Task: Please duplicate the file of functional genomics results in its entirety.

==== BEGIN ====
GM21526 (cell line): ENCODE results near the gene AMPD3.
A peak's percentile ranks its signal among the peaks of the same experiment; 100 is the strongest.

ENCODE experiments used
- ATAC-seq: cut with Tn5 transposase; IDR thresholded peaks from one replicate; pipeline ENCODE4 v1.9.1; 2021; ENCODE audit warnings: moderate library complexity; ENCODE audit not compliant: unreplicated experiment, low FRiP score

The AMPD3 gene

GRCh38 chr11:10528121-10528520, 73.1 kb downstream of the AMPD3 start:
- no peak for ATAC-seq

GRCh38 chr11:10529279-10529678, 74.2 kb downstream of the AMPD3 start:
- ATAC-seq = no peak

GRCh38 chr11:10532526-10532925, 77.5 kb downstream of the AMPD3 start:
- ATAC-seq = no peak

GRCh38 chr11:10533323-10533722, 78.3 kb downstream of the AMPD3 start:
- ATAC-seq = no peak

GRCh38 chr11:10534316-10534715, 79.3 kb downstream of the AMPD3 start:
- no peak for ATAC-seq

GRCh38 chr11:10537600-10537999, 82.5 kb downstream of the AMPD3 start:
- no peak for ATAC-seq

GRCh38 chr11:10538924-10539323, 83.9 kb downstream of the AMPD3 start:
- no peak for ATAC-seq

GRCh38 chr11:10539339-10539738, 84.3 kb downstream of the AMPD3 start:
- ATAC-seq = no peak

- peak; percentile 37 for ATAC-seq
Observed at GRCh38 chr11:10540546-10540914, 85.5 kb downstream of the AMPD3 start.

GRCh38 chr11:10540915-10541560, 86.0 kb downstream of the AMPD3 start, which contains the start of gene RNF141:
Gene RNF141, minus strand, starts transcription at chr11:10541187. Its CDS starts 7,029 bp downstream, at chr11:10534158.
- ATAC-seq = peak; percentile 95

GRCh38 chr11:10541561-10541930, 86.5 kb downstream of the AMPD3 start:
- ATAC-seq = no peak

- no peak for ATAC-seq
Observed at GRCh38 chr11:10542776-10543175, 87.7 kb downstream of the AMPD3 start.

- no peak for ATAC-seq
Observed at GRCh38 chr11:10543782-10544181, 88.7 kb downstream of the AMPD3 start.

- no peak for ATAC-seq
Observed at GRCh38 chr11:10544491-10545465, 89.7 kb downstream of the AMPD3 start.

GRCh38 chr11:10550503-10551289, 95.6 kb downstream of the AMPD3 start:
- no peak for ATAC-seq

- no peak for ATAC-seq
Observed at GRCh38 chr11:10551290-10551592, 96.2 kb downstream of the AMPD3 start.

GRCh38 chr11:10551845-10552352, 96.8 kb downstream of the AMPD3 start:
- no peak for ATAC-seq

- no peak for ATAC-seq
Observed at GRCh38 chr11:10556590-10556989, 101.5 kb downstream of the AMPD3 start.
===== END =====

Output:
GM21526 (cell line): ENCODE results near the gene AMPD3.
A peak's percentile ranks its signal among the peaks of the same experiment; 100 is the strongest.

ENCODE experiments used
- ATAC-seq: cut with Tn5 transposase; IDR thresholded peaks from one replicate; pipeline ENCODE4 v1.9.1; 2021; ENCODE audit warnings: moderate library complexity; ENCODE audit not compliant: unreplicated experiment, low FRiP score

The AMPD3 gene

GRCh38 chr11:10528121-10528520, 73.1 kb downstream of the AMPD3 start:
- no peak for ATAC-seq

GRCh38 chr11:10529279-10529678, 74.2 kb downstream of the AMPD3 start:
- ATAC-seq = no peak

GRCh38 chr11:10532526-10532925, 77.5 kb downstream of the AMPD3 start:
- ATAC-seq = no peak

GRCh38 chr11:10533323-10533722, 78.3 kb downstream of the AMPD3 start:
- ATAC-seq = no peak

GRCh38 chr11:10534316-10534715, 79.3 kb downstream of the AMPD3 start:
- no peak for ATAC-seq

GRCh38 chr11:10537600-10537999, 82.5 kb downstream of the AMPD3 start:
- no peak for ATAC-seq

GRCh38 chr11:10538924-10539323, 83.9 kb downstream of the AMPD3 start:
- no peak for ATAC-seq

GRCh38 chr11:10539339-10539738, 84.3 kb downstream of the AMPD3 start:
- ATAC-seq = no peak

- peak; percentile 37 for ATAC-seq
Observed at GRCh38 chr11:10540546-10540914, 85.5 kb downstream of the AMPD3 start.

GRCh38 chr11:10540915-10541560, 86.0 kb downstream of the AMPD3 start, which contains the start of gene RNF141:
Gene RNF141, minus strand, starts transcription at chr11:10541187. Its CDS starts 7,029 bp downstream, at chr11:10534158.
- ATAC-seq = peak; percentile 95

GRCh38 chr11:10541561-10541930, 86.5 kb downstream of the AMPD3 start:
- ATAC-seq = no peak

- no peak for ATAC-seq
Observed at GRCh38 chr11:10542776-10543175, 87.7 kb downstream of the AMPD3 start.

- no peak for ATAC-seq
Observed at GRCh38 chr11:10543782-10544181, 88.7 kb downstream of the AMPD3 start.

- no peak for ATAC-seq
Observed at GRCh38 chr11:10544491-10545465, 89.7 kb downstream of the AMPD3 start.

GRCh38 chr11:10550503-10551289, 95.6 kb downstream of the AMPD3 start:
- no peak for ATAC-seq

- no peak for ATAC-seq
Observed at GRCh38 chr11:10551290-10551592, 96.2 kb downstream of the AMPD3 start.

GRCh38 chr11:10551845-10552352, 96.8 kb downstream of the AMPD3 start:
- no peak for ATAC-seq

- no peak for ATAC-seq
Observed at GRCh38 chr11:10556590-10556989, 101.5 kb downstream of the AMPD3 start.